Perhaps no disturbance of personality is regarded with as much apprehension as borderline personality. And perhaps no personality disorder diagnosis is as feared — by lay persons and professionals alike — as Borderline Personality Disorder.
Borderline personalities have a fractured and unstable sense of self and can exhibit a wide variety of high risk behaviors, including extreme emotional volatility, self-injurious acts and gestures, and sometimes even breaks with reality. So helping folks with borderline personality disturbances achieve a more integrated, stable sense of self is a real challenge. Fortunately, with recent advances in both therapy techniques and medical interventions, the prognosis for helping borderline personalities lead healthier, happier lives has improved considerably.
Understanding the Syndrome
The term borderline is often misunderstood. Originally, the term was applied to individuals whose psychological functioning was thought to lie on the border between neurosis — a raging unconscious conflict between a person’s primal urges, or id, and superego, or conscience, producing anxiety and resulting in various maladaptive symptoms — and psychosis — a state of impaired reality testing resulting from a breakdown of neurotic defenses. However, while some individuals with borderline syndrome can indeed experience transient psychotic episodes, most professionals these days don’t conceptualize borderline personalities that way. Rather, most see the syndrome as the result of a failure of the person to successfully solidify a sense of self. Borderline personalities haven’t been able to integrate various aspects of themselves well and therefore lack a solid sense of identity.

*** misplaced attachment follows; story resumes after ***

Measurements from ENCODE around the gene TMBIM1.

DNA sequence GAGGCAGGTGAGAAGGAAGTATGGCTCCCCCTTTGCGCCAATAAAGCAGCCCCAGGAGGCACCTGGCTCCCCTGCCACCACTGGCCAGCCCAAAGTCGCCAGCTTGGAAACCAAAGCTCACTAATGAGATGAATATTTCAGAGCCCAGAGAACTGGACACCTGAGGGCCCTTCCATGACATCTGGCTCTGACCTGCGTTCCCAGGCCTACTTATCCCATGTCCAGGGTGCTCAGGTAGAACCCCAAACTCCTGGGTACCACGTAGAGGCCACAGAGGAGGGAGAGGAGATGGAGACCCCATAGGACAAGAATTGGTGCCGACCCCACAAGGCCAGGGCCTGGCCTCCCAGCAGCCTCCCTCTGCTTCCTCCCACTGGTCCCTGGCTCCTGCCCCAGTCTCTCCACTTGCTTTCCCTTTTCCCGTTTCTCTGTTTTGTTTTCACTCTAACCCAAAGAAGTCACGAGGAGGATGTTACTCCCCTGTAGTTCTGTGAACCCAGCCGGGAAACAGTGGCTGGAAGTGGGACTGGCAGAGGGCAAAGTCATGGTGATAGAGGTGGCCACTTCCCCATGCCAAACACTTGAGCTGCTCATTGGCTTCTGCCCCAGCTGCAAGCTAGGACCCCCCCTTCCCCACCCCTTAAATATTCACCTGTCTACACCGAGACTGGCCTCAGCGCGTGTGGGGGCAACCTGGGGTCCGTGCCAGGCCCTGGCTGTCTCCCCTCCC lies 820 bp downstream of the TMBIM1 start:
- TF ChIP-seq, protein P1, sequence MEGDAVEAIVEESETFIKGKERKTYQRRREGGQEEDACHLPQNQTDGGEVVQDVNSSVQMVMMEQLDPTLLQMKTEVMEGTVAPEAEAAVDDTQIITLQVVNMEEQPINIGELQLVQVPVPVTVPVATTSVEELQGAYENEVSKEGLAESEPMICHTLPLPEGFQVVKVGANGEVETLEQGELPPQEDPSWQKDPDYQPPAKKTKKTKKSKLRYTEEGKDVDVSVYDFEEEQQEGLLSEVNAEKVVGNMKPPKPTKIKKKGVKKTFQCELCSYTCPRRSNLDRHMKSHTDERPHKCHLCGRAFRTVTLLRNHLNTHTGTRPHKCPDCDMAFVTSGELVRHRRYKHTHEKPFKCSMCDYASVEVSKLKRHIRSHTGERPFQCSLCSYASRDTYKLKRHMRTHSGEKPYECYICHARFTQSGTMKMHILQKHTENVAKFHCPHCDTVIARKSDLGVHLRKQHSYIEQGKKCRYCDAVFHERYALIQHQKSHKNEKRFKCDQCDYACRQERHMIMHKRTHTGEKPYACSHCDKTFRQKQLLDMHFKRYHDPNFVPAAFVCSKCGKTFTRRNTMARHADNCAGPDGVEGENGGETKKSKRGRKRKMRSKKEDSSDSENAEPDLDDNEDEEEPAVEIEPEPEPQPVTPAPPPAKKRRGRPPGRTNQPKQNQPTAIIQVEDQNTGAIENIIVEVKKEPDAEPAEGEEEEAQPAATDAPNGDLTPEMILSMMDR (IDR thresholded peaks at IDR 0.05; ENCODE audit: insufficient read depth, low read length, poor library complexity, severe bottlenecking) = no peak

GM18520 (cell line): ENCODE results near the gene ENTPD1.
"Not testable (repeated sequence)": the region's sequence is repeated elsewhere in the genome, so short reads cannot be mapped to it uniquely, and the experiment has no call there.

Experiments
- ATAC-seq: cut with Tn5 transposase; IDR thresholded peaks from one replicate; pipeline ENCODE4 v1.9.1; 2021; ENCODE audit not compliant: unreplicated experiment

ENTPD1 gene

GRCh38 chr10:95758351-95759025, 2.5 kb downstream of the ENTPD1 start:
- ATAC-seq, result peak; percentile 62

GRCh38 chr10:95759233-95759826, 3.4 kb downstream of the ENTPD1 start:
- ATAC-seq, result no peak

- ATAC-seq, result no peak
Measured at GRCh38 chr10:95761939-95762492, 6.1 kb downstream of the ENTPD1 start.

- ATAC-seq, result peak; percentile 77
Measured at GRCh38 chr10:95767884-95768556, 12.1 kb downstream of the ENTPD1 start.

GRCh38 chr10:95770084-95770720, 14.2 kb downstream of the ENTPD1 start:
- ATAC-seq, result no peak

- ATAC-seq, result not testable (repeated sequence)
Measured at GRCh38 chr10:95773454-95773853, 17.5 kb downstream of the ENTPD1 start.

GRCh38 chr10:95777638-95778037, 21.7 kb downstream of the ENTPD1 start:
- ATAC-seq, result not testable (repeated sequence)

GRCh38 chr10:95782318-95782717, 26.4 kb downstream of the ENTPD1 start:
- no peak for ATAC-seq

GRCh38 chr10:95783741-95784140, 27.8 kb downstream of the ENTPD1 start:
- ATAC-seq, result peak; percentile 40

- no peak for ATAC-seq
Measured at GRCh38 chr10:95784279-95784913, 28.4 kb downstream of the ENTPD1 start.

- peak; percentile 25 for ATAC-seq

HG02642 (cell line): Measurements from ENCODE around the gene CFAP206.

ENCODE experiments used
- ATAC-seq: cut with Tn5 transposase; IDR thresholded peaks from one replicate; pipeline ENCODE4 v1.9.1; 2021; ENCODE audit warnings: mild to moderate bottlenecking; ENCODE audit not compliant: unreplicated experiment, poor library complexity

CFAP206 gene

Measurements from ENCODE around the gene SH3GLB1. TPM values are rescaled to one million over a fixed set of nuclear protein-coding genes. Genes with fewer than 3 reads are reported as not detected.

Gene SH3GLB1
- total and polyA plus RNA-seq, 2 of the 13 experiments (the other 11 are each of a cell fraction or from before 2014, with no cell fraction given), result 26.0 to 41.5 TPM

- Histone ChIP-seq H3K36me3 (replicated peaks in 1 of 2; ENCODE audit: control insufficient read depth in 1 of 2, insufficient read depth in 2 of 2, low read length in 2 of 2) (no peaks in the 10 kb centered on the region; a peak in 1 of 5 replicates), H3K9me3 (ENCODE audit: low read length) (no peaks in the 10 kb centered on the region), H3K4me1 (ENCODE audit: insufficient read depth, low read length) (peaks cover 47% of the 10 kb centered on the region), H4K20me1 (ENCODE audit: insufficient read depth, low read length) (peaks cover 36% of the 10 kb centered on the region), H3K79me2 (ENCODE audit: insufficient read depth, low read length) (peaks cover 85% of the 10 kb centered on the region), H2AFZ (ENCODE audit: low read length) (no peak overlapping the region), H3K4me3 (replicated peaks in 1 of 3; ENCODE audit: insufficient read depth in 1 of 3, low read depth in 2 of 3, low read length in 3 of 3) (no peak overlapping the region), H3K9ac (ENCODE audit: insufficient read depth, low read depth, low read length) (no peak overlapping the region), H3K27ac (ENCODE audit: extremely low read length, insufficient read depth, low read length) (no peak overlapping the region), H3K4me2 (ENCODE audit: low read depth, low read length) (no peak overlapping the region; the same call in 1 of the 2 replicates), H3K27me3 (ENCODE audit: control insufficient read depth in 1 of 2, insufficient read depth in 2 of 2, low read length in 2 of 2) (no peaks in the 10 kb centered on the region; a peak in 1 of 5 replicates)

Some of the Hypothesized Causes
Several things appear to contribute to borderline personality formation. Principal among these is trauma. While not all borderline personalities have significant abuse, neglect, or other trauma in their histories, many do. Among its other effects, trauma stunts growth. The great psychologist Erik Erickson suggested that we all go through distinct phases in our psychosocial development. We learn whether we can trust our environment to be supportive and nurturing or whether we need to be wary of things. We can gradually learn to be comfortable functioning on our own, or we can let shame and doubt about ourselves hold us back. There are other stages too, and to move successfully to the next stage it’s necessary to have resolved at least fairly well the issues involved in the stage before. But emotional, physical, or sexual abuse, or the experience of any other trauma or chaos can really impair a person’s ability to do that. So, by the time you’re supposed to be forming a solid sense of who you are (one of key stages Erickson talks about, usually mastered in adolescence), you can’t successfully do it because you’ve yet to master the stages preceding.
Many borderlines also seem to have innate difficulty modulating and moderating their emotions. For some, emotions can turn on a dime. Elation can change to dread within minutes. Or there can be a burst of anger that appears to come out of nowhere.